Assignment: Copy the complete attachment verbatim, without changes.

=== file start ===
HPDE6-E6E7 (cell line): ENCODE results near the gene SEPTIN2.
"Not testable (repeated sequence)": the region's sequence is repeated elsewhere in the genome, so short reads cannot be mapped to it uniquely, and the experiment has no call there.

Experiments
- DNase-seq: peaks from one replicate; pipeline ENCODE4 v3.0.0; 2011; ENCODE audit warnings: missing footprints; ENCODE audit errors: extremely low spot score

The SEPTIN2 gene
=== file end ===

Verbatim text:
HPDE6-E6E7 (cell line): ENCODE results near the gene SEPTIN2.
"Not testable (repeated sequence)": the region's sequence is repeated elsewhere in the genome, so short reads cannot be mapped to it uniquely, and the experiment has no call there.

Experiments
- DNase-seq: peaks from one replicate; pipeline ENCODE4 v3.0.0; 2011; ENCODE audit warnings: missing footprints; ENCODE audit errors: extremely low spot score

The SEPTIN2 gene